Building a weekend cabin our our little "ranch" up in Mills County.
The general area:
Building a weekend cabin our our little "ranch" up in Mills County.
The general area:
The general plan.
We ended up going slightly larger (plan creep), so 32x10 with a 10 porch. With 2' eaves, the entire roof area will be pretty close to 1000'. The plan is to do a slab with a welded up steel frame and metal sides.
This is a donkey wearing my straw hat:
staking it out:
Put down the slab a couple of months ago:
That was just the main 32x20 section. The 10x32 section was done as a seperate pour, with about a 1.5" lip so that if water accumulates on the porch it won't run inside.
Where we are as of this weekend:
Still need to get the 7' stringer up, a few more purlins, and a top stringer/beam along the porch. May do another 7' on the porch, just for stability. Still mulling that one over.
a few more of the cabin area:
This is the "front yard", I put in the washer pit here a few weeks ago. The pole is a long narrow cedar trunk I had. The ground was pretty soft that day, so I dug a hole and put in it. Its been in over a year and still going strong.
General idea: steel 32x20 with a nice porch. Two tiny bedrooms (basically just enough for a queen or two twins). One kitchen/living just big enough for a bunk bed and a card table. A realish bathroom for the ladies. When we are out there, we want to be outside (or at least on the porch) as much as possible. The only time we'd be inside is to sleep and maybe play cards. The walls are 10' and the top most peak is 13' I thnk (so a 3/12 rise). We are pondering framing the left side bathroom/bedroom at like 8 or 9', and then having a sort of attic/loft space for additional storage. Probably a lot of rubbermaid tubs with camping supplies and linens. We are trying to build as bug and rodent proof as possible, but a place only occupied every week or two, you just can't be sure.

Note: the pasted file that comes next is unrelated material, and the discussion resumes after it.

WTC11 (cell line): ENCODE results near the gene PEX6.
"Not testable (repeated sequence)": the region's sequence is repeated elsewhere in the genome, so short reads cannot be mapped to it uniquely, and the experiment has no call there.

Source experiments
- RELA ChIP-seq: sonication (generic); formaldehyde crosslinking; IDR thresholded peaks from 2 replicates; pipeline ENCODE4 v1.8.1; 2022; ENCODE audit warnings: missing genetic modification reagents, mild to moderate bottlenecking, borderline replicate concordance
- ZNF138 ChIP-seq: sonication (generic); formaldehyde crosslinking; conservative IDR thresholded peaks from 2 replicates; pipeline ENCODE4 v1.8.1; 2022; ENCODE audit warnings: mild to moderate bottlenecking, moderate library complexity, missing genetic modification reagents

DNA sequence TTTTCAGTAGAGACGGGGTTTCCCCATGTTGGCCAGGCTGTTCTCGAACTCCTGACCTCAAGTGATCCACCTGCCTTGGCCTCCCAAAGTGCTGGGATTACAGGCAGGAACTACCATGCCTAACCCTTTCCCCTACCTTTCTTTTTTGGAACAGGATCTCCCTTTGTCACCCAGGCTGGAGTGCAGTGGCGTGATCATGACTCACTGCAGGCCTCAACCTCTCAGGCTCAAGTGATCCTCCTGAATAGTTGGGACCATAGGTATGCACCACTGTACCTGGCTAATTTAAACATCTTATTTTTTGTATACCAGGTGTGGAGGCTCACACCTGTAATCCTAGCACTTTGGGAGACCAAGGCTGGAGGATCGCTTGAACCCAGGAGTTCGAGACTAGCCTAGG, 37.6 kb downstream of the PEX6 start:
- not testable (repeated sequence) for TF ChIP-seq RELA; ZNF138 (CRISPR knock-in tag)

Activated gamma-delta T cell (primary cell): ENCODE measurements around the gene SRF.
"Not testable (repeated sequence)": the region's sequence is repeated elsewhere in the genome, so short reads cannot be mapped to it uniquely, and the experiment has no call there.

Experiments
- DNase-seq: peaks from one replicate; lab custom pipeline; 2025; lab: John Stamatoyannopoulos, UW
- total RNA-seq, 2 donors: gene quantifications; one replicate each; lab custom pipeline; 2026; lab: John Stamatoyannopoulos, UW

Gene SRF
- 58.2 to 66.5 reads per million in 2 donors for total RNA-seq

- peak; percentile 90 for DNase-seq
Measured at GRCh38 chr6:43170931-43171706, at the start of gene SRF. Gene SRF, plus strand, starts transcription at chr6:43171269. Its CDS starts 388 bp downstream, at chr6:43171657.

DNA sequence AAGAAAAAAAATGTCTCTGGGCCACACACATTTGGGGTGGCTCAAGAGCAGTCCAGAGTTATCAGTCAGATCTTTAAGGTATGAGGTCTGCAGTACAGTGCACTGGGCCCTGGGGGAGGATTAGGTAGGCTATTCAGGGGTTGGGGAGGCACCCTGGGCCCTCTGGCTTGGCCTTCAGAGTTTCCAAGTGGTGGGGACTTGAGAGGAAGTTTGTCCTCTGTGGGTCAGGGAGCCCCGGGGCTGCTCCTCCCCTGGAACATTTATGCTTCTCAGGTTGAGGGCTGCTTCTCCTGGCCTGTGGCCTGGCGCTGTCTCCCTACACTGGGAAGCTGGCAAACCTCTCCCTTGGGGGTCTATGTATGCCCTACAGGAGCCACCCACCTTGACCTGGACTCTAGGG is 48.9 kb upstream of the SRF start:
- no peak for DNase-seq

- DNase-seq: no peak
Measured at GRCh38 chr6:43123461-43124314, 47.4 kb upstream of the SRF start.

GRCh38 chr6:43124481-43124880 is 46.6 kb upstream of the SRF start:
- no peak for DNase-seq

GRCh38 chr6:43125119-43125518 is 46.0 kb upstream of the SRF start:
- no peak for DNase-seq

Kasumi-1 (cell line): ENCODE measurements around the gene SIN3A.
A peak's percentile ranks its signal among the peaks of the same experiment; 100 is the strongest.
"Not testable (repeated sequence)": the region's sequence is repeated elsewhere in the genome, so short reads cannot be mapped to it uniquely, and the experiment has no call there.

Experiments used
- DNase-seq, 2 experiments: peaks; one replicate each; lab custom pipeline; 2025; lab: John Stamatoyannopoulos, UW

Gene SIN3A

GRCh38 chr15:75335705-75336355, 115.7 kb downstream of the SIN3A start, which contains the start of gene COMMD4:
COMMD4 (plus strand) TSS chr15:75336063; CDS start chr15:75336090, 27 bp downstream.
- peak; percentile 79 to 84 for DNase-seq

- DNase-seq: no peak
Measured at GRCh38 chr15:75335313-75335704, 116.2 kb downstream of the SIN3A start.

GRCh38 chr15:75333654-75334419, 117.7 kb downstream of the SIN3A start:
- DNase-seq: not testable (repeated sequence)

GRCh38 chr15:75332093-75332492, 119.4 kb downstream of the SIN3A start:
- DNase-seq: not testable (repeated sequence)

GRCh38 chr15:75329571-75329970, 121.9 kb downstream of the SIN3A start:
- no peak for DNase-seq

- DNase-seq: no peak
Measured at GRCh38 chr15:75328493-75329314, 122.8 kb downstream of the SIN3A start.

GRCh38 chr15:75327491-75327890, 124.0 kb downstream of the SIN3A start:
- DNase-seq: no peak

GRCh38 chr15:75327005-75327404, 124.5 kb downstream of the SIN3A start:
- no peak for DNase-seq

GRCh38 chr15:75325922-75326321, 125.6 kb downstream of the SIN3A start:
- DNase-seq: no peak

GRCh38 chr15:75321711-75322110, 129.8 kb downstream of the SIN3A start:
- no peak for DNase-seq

Water: We poured an 8x8 slab for a 1500 gallon water tank or so if we decide to do rain water collection. We may just put a 150 gallon tank on a little trailer and just fill it up once in a while. But we wanted to have the rain water collection as an option. We may do a well instead, if it wouldn't cost that much different. Plus it might be nice to have a well. I never plan to sell, but I guess it still nice to improve the value of the land.
Electricity: Nearby, but cost to the cabin would be somewhere north of 16k. We will wire for both 110 and 12v, just to future proof. But at the moment is to run 12v and just have an RV water pump for the sink/shower, and have efficient LED lights and a couple 12v DC fans. Do a small solar system. We will insulate the walls for the two (maybe just one frame out at first) bedrooms so that our little honda generator can run a window unit AC. One side of the porch we may decide to screen in, so we could always sleep in a cot outside in the summer. I'm far less worried about heating in the winter than cooling in the summer. Hopefully the highish (10') walls will help.
Plumbing: We plan to put in propane connection for a water heater and a space heater. It is connected for sceptic, but we don't have a real sceptic system. Basically grey water, with #2 wag bagged. At some point in the future as the budget allows we may get a full permitted system. Its not a real priority, this is basically just glorified tent camping with running water for us. Legally dubious, but currently the bathroom is a 5 gallon bucket with the bottom cut out, a toilet seat, and a shovel. One thing we've considered is using the concrete pad as an outhouse and buying a composting toilet.
Once we get the roof on (hopefully in the next month or so) the plan is to do spray in insulation to stop condensation problems. The walls will just be vinyl covered pink stuff, and maybe some sheets of cell foam if it fits in the budget. The structural components are: 4x4 (true) steel posts, 6" c channel for the purlins, and 4" c channel for the stringers. We are being helped by a local retired rancher guy who is the welding expert. I am supplying the grunt labor, and paying him by the hour for the welding. We could have done cheaper with just a wood pole barn, but wood doesn't seem to last very long in the area, and we want as little maintenance as possible going forward. Off of the 4" walls we will fur out 2" so that the exterior walls will be a true 6 or 5.5". I'd like to get it dried in with doors and windows hung by the end of the summer. My father in law and I will do the rest (basic wiring - my mom used to be a union electrician and can help with that).